High-profile people and companies among Twitter accounts hacked in Bitcoin scam
This article was originally posted at www.norton.com
Written by Steve Symanovich for NortonLifeLock
Hackers engineered a broad attack on Twitter on July 15, taking over the accounts of high-profile people and companies including those of Joe Biden, Elon Musk, Kanye West, and Apple, and posting messages requesting money in a Bitcoin scam.
The attack illustrates how companies remain vulnerable to data breaches and how consumers may be susceptible to cryptocurrency scams. The hackers’ fake tweets appeared to generate Bitcoin deposits worth more than $100,000 in the first hour.
Here’s one example of a bogus tweet posted during the Twitter hack.
The Twitter hack was reportedly the largest in the history of the San Francisco-based social media company.
The hack could be especially alarming because many world leaders use Twitter — and some, like President Trump, use it to announce major policy decisions. It raises the possibility that scammers might gain access to a powerful tool in an election year.
Cybercriminals and other people — sometimes using what are known as Twitter bots — use social media platforms to scam the public and spread misinformation.
What Twitter accounts were hacked?
The Twitter hack targeted the personal accounts of billionaires, celebrities, business leaders, and companies. Some of the personal accounts have millions of followers.
Here’s a partial list of hacked accounts.
Kim Kardashian West
The attack at first took over the accounts of several cryptocurrency-related companies such as Bitcoin, Ripple, and Coinbase. It spread to the accounts of prominent figures and companies.
How did the Twitter hack happen?
Twitter said it believed the attack occurred after hackers targeted certain employees who have access to the company’s internal systems.
“We detected what we believe to be a coordinated social engineering attack by people who successfully targeted some of our employees with access to internal systems and tools,” the company wrote in a tweet.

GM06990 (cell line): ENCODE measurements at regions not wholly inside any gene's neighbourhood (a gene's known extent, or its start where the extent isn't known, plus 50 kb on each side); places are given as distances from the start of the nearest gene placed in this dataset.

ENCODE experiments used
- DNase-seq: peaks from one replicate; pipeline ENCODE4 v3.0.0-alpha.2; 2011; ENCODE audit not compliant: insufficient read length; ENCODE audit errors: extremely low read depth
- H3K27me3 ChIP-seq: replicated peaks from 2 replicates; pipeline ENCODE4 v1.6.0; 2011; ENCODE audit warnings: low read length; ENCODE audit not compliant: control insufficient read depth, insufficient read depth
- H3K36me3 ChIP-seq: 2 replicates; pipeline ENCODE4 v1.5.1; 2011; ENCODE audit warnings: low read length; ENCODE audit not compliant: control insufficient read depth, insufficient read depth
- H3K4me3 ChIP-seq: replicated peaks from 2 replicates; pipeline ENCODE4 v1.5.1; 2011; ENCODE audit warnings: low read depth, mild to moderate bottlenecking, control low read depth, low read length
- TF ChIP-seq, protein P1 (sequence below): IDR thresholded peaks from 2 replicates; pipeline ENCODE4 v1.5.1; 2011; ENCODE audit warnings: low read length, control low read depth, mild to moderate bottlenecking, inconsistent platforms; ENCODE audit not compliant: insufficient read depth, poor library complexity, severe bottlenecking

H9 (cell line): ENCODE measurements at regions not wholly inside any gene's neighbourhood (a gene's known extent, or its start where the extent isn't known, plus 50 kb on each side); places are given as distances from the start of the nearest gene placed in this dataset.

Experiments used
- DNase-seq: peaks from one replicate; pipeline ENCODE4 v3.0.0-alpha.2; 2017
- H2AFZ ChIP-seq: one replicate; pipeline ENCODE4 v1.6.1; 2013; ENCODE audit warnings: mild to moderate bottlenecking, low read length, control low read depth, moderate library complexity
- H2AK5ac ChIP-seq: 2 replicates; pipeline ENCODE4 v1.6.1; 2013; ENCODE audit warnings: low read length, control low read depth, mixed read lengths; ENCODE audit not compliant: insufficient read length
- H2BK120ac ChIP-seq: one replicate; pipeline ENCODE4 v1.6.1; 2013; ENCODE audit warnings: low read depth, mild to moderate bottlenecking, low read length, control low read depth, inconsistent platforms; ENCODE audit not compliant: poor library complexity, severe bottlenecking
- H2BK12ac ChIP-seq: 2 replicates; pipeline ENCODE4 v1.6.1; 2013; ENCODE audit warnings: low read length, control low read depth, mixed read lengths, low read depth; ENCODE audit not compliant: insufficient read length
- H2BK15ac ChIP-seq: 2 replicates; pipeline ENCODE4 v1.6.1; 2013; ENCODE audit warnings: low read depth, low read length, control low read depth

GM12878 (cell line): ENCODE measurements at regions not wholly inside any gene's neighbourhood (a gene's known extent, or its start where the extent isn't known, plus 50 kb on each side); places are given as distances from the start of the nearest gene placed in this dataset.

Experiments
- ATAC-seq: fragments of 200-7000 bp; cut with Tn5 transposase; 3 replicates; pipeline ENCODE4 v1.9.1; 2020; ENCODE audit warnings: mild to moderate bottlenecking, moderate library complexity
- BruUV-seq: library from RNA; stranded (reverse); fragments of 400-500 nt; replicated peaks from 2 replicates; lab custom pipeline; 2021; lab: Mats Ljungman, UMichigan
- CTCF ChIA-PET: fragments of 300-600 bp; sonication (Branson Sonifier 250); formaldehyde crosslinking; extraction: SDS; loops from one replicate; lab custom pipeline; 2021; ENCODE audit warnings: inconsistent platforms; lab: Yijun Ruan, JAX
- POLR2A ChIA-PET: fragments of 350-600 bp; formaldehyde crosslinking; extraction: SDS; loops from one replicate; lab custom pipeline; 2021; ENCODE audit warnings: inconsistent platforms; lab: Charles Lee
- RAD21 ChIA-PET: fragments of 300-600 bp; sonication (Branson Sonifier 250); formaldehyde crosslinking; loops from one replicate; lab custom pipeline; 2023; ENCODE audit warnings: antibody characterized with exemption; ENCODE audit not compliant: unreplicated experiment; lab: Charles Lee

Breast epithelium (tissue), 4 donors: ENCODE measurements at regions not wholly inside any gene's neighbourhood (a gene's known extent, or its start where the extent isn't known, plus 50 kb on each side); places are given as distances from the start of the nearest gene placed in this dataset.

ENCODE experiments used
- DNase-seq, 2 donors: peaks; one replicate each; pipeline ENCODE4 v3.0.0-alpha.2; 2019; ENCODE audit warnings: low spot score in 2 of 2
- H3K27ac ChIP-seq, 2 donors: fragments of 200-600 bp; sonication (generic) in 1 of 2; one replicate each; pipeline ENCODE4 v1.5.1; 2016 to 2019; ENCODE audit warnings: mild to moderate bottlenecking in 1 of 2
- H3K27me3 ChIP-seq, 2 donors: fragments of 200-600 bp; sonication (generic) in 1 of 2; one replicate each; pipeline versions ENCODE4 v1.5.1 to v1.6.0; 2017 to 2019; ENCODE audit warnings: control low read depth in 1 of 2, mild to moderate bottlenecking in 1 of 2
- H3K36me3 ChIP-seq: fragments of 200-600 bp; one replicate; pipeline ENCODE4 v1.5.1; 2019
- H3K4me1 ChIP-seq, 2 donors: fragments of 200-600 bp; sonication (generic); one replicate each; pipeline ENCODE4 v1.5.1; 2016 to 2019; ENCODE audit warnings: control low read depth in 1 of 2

While attackers took over Twitter accounts, it was unclear what other internal information, if any, they may have been able to access.
How does a Bitcoin scam work?
Hackers then used the Twitter breach to take over accounts of high-profile individuals and companies to spread a cryptocurrency scam. Here’s how the scam works.
The scam is straightforward and relies on the large number of people it reaches.
Cybercriminals used the accounts of prominent people or organizations to send tweets claiming that followers can double their money by sending funds to a designated cryptocurrency account. The scam is sometimes described as an “investment.”
Some Twitter users may follow the tweeted instructions. But instead of doubling their money, they lose it entirely to scammers in an often-untraceable cryptocurrency account.
This scam tweet in the Twitter hack, fraudulently sent from Tesla CEO Elon Musk’s account, shows how scammers combined their cryptocurrency scam with a COVID-19 scam.
Signs of a scam
The cryptocurrency scam is just one of many ways that scammers try to target people into providing money or sensitive personal information.
Online scams abound. Most of them are designed to access personal and financial information that can be used to commit fraud or sold on the dark web.
Here’s a partial list of online scams:
- Phishing emails.
- Malware and ransomware scams
- Tax-refund scams
- Romance scams
It’s a good idea to learn to know how to recognize online scams and protect yourself against falling for them.
How to keep your social media accounts safer
The Twitter hack is a reminder how cybercriminals might target social media accounts.
If you have social media accounts on platforms such as Twitter, Facebook, Instagram and Snapchat, you won’t be able to prevent cyberattacks on those companies. But you can control the information you post, which cybercriminals may also value.
Tips for protecting your social media privacy include these:
- Adjusting your privacy settings on each social media platform
- Not sharing private information such as your full name, date of birth, address, or employer.
- Staying on top of privacy concerns in the news.
How to watch out for scams
It’s smart to know how to recognize online scams. One sign is urgency — scammers want you to act quickly. But it’s important to pause and think about whether the request is legitimate.
For example, here’s a tweet from Barack Obama’s account in the Twitter hack. It raises the question, Why would a former president of the United States want to double my money? If the answer makes no sense, it’s likely a scam.
Editorial note: Our articles provide educational information for you. NortonLifeLock offerings may not cover or protect against every type of crime, fraud, or threat we write about. Our goal is to increase awareness about cyber safety. Please review complete Terms during enrollment or setup. Remember that no one can prevent all identity theft or cybercrime, and that LifeLock does not monitor all transactions at all businesses.
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